If you want to see more just remove four tiny screws from vented covers on either side of the car’s massive rounded fenders. These panels were there on the original car to provide access to the engine for maintenance, meaning you didn’t have to pull the whole 8-cylinder powerplant to work on it. By the way, the cylinder count is why the car is called 8C.
But wait, there’s more that you can pop off for better internal views. Back out two screws on the rear wheel covers, which feature a distinctive longitudinal slash in them, to remove the wheel covers and change the car’s streamlined look.
On the driver’s side (right vs. our standard left) a hinged fuel filler door swings open easily to reveal a silver metal gas cap that also can be opened … again, impressive detail.
There are real external door hinges too and a metal etched Alfa Romeo logo that rests above three cooling vents that are just behind the removable engine access panel on either side of the car.
The car’s needle nose is exquisite with dual bug-eye headlights with running lights below. The black mesh grille is perfect and includes a silver Alfa Romeo script logo and a chrome accent piece runs down the hood and grille’s center. Inside of the two running lights are small oval grille’s with chrome trim. A round painted Alfa-branded logo and Superleggera (super light) logos rest just above the grille. Superleggera refers to the frame, which was lighter than others, using light metal tubes wrapped in fabric.
As with most CMC models, the intricate black wire-spoked wheels are removable by loosening the main wheel nut. And as cool as these wheels are to look at, they also include inflation nipples for the large unbranded, but treaded, balloon tires. Note, the locking wheel nuts turn counter clockwise on the left side, but clockwise on the right.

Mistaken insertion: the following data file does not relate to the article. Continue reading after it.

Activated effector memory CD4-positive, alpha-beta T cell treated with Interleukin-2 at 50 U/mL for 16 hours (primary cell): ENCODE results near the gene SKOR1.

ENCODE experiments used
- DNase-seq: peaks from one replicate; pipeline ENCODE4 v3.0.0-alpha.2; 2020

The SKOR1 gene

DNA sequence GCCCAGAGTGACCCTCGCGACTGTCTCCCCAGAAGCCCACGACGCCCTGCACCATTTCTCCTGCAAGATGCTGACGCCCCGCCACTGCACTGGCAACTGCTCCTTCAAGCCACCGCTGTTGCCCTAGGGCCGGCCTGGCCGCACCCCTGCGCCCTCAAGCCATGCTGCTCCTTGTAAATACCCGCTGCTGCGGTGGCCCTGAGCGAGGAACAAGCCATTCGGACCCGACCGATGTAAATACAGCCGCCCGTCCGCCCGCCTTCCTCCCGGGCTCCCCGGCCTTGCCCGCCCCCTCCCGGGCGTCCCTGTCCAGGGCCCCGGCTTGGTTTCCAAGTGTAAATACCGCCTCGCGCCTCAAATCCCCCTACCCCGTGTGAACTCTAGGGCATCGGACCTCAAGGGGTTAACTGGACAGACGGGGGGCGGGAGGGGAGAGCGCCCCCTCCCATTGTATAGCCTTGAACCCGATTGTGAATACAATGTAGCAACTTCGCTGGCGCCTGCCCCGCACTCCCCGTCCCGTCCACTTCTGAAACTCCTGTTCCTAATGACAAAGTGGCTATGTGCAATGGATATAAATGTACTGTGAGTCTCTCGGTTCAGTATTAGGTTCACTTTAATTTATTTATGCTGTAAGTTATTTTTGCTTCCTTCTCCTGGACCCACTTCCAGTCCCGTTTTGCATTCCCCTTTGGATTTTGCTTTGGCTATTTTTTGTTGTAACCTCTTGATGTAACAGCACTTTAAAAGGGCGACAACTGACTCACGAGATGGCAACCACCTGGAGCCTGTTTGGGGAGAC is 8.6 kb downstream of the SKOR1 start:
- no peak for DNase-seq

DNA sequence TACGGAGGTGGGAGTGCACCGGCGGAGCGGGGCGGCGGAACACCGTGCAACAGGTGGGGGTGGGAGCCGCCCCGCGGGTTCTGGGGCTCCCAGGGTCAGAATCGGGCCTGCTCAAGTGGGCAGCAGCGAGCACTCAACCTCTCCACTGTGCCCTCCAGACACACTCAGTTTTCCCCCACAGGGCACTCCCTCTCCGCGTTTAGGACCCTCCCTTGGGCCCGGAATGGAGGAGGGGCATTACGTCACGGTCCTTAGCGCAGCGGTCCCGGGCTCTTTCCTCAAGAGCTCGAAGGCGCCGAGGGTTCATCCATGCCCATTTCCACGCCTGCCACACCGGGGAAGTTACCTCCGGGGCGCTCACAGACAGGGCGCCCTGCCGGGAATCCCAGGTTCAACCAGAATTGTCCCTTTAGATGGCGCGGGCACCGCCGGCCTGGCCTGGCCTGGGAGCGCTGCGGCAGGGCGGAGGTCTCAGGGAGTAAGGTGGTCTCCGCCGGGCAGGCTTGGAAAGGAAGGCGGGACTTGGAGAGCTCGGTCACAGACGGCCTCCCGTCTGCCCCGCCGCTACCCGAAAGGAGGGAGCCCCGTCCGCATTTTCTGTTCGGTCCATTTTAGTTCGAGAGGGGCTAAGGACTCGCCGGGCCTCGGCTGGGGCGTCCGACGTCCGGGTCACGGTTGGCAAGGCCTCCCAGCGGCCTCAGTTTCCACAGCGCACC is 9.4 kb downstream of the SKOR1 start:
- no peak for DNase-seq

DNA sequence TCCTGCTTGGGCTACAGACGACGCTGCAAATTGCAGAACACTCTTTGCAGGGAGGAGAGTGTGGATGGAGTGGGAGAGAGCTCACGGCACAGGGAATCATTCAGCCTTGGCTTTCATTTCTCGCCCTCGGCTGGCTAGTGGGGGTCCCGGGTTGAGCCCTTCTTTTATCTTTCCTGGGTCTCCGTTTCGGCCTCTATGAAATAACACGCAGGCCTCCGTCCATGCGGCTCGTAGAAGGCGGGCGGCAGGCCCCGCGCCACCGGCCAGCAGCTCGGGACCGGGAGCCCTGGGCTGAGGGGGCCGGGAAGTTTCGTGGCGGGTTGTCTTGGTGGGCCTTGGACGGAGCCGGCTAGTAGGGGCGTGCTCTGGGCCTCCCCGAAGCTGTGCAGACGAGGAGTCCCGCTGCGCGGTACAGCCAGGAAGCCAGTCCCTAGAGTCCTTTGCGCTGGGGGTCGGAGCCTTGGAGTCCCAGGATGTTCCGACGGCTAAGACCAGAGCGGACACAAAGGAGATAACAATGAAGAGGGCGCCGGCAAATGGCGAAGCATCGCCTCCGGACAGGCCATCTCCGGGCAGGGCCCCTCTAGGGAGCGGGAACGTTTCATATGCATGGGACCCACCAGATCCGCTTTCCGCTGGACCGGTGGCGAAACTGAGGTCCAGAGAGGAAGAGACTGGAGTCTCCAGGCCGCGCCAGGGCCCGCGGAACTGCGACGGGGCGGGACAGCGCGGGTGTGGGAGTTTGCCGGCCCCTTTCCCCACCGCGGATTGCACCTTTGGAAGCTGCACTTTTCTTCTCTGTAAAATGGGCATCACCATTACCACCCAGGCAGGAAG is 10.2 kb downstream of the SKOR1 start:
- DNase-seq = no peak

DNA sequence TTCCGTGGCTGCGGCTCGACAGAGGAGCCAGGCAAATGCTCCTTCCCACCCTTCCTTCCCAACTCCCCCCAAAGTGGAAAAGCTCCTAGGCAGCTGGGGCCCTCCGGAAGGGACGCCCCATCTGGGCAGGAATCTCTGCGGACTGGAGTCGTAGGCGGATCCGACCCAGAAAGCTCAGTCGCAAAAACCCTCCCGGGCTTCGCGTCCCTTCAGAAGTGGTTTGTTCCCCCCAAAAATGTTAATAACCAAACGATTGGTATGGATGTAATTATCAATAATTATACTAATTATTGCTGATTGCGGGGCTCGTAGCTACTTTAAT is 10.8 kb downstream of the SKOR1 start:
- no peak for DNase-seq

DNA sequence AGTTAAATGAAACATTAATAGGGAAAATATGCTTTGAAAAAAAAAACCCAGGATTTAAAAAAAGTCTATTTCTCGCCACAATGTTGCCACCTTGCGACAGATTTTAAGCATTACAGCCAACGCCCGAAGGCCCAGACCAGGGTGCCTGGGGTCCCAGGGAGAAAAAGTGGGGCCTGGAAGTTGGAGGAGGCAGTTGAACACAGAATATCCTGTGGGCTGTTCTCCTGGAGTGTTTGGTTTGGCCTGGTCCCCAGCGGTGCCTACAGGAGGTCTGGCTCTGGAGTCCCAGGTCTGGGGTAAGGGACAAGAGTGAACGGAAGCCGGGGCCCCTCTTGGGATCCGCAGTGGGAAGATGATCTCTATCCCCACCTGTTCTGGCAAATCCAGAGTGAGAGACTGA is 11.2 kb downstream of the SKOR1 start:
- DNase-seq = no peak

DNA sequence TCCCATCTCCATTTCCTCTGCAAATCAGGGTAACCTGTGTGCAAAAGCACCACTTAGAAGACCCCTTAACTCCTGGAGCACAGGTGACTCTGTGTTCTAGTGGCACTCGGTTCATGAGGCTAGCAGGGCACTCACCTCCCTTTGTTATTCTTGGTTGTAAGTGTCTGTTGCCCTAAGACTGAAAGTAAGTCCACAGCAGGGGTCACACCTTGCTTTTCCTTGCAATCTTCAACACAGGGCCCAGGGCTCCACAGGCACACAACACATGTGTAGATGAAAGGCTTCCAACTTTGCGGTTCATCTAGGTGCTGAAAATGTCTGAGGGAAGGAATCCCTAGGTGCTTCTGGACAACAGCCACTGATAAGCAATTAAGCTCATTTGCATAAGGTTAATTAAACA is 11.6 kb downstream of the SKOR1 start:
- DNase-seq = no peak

In back is a lockable trunk with two latches that turn 90 degrees. You can only see a spare tire inside the trunk, but it’s removable if you want to bother.
As mentioned, the doors swing forward on silver external hinges and expose an extremely detailed interior. Plus the front vent windows function with the use of a tiny handle once you have the door open.
Inside are brown leather seats and tan carpet-like flooring, which carries over to the trim behind the seats and on the rear window sill, such as it is.
Close inspection reveals a three-spoke black steering wheel with metal hub and beyond it three orange pull knobs on the dash. These look like knobs that would be used for setting the engine’s choke and other tasks that now have been computerized.
Two round dash gauges have detailed dials and glass faces and there’s a small round dial below the main dash. Tall floor shifter and parking brake levers stick up from the floor’s drive shaft area and there is a metal T-shaped foot brace on the passenger’s side floor, complete with rubber end pieces. Metal knobs on the windows allow you to slide the side windows open.
Outside there’s finely executed chrome trim around all windows and for the delicate looking windshield wipers. Door handles are a stylish sweep of metal and help open the tight-fitting doors. All other external hinges also are metal.
Overall this latest CMC offering is up to its usual museum-like quality standards that is reflected in the price. It creates a stunning model for any collector’s case or display area.
FAST Stats: 1938 Alfa Romeo 8C 2900B Speciale Touring Coupe
Stock No.: M-107